Tuesday, August 23, 2011

One thing leads to another

I was searching the internet for ideas for quilting. Its been 15 or more years since I started my first Log Cabin Quilt, it's still not done. The poor thing is folded away in a box somewhere and I keep promising to find it and get it done but that never seems to happen. It got packed up when I moved to Cold Lake, AB. I have moved three times since then. I wonder how many more boxes never got opened?!?

Anyway it's fall, hubby is going to be busy with harvest for the next month or so and I need something to fill the hours between making lunches and running out to the field. I thought a quilt would be interesting to try my hand at again, or that is what I was thinking as I searched the web for easy and interesting ideas. I came across a 10 minute block pattern by Suzanne McNeill and that lead me to her blog blog.suzannemcneill.com. She was talking about something called ZenTangle. Never heard of it. So I googled it. Wow, jackpot!

Zen Tangle is doodling with a purpose. The pictures that the Zen Tangle artists were making were amazing, so detailed and intricate. I was intrigued and needed to try this. All I needed was a pen and some paper, I have that! I use some pretty nice Staedtler pigment liners in my acrylic paintings from time to time, so dug those out and picked up my handy, dandy sketch diary and started to doodle... or zentangle.

I needed to learn some designs and found another wonderful web site tanglepatterns.com Hundreds of designs are broken down into 4 or more steps so you can see how each is really made. Some of the most detailed become the easiest when you know how to start. I bought a note book with graph paper and set out to learn as many as I could. I think the ideas will be endless because now I see tangles everywhere and I can't wait to start designing my own tangle patterns.

Wednesday, August 10, 2011

Busy Summer

Well we are back at the farm to start preparing for the harvest. Keep your fingers crossed, it has not been a very good year for farmers, what with the late spring then all the rain, hail, wind and flooded fields. I am still trying to get used to a business where you take $300,000 and bury it in a hole in the ground in the spring and then hope that you can dig it up in the fall and find more $$.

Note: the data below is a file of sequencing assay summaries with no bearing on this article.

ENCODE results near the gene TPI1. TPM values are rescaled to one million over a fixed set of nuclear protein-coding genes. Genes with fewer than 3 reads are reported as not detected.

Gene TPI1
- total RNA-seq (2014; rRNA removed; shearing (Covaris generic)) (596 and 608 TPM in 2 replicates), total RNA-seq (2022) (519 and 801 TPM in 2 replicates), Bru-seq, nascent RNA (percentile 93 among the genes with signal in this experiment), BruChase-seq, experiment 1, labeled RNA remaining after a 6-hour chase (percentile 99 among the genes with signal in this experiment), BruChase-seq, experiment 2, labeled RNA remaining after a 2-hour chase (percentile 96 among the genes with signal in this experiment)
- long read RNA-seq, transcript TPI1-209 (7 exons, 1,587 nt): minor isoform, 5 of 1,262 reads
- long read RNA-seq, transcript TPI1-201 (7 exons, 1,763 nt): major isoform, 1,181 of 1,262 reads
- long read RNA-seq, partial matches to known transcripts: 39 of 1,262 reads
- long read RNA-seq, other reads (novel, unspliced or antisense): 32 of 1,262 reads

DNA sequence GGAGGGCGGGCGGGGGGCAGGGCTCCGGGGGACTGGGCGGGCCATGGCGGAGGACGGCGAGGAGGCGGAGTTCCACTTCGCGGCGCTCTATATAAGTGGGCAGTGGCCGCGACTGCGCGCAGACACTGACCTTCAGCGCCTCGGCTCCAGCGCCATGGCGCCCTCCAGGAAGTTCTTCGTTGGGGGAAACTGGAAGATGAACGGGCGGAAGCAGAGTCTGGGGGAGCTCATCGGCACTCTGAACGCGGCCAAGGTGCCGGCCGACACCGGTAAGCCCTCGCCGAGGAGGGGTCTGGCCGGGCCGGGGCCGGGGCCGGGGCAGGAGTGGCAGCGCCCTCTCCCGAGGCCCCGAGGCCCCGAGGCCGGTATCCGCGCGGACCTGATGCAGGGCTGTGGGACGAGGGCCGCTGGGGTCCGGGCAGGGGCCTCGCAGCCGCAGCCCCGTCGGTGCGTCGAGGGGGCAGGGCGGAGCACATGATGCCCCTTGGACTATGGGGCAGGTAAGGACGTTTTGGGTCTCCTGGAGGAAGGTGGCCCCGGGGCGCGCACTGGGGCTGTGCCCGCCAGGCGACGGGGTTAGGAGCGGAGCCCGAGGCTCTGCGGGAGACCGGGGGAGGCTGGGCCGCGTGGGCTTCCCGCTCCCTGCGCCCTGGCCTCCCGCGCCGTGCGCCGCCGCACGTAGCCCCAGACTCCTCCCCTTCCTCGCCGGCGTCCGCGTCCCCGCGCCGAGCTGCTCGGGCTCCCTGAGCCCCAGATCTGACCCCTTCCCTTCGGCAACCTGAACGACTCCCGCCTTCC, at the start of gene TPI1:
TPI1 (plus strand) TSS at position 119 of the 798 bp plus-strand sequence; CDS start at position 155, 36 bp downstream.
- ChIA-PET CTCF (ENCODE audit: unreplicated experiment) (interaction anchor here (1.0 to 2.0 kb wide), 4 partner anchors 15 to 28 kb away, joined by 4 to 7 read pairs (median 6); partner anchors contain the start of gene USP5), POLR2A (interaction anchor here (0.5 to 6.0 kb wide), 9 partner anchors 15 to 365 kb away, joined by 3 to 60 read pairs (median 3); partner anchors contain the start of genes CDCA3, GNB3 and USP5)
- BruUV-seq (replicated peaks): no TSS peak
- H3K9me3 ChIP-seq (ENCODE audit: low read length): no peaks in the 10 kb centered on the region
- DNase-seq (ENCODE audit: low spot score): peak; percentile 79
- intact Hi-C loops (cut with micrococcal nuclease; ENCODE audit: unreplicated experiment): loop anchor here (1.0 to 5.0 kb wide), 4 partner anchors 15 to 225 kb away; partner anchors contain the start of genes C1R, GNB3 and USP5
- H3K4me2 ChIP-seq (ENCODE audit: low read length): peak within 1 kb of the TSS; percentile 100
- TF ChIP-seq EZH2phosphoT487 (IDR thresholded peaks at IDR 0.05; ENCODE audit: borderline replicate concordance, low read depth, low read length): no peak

Anyway, that is another story for another day. We left the cabin on Monday and it was a sad farewell. As we drove away Bernie and I promised ourselves and each other that we would do what ever it took to get back there in the fall before we left for Texas and our winter. We didn't manage to do that last year and really regretted not being able to spend at least a weekend when we could enjoy the crisp weather, the trees changing color and No bugs!

We did not get started on the "big cabin" like we had hoped too, it just didn't seem like a good idea until we are more certain that we will have a crop to sell this fall. Instead we spent our summer working Bernie's sawmill and making a small mountain of wood siding for the interior walls and boards that will be used for trim around doors and windows inside the cabin when we do get building. The plan is to have a contractor build the cabin, putting on the metal roof, installing the windows, doors, basically take it what they call the lock up stage. Then Bernie and I will finish the inside. That will include covering all the inside walls, floors and ceiling with wood. Hopefully wood that we have cut on our sawmill from the trees that came down to make the road into our property.

Working a sawmill was certainly a new thing for me but I'm game for new things and actually really enjoyed the physical labor. A pair of work boots, some comfy pants, t-shirt, leather gloves and a hat was my wardrobe. Bernie had a pair of coveralls. You know the kind, full sleeve, step into the legs and pull the zipper up to your neck. Well when we get to the Brownsville flea market this winter I'm going to look for a pair of coveralls for myself. I won't look pretty but I will be much more comfortable. You see pants and a shirt is fine but I get covered in sawdust, again that is ok until you have to make a trip to the biffy (aka outhouse). It is impossible to keep that sawdust from falling off your cloths and sticking to your hot sweaty skin. Boys don't have to worry about this problem as they never have to actually pull anything down to use the facilities, not that they would ever use the facilities, the world is their urinal after all, but us girls are not so lucky.

First of all the biffy is a long way from the sawmill so planning is pertinent but very rarely done. That means a brisk walk, well waddle if I waited to long and then getting those pants down as fast as possible once I'm in there. I never though about dusting off the sawdust from my back, I did the front, arms and knees, but who thinks of dusting off their back? I did mention that this was physical work right and, well, I sweat, really sweat, not a lady like kind of sweat but the kind that soaks into your shirt and runs down your back to catch in the waist band
of your pants sweat. The kind that soaks the band in your hat and then runs into your eyes sweat. The kind that leaves your whole body wet and the kind that sawdust likes to stick to.

Working with Bernie milling the logs that will eventually become the walls of our cabin is a lot of fun, working with Bernie milling the logs that will eventually become the walls of our cabin while I have sawdust stuck to my butt and itching me like crazy is absolutely not fun!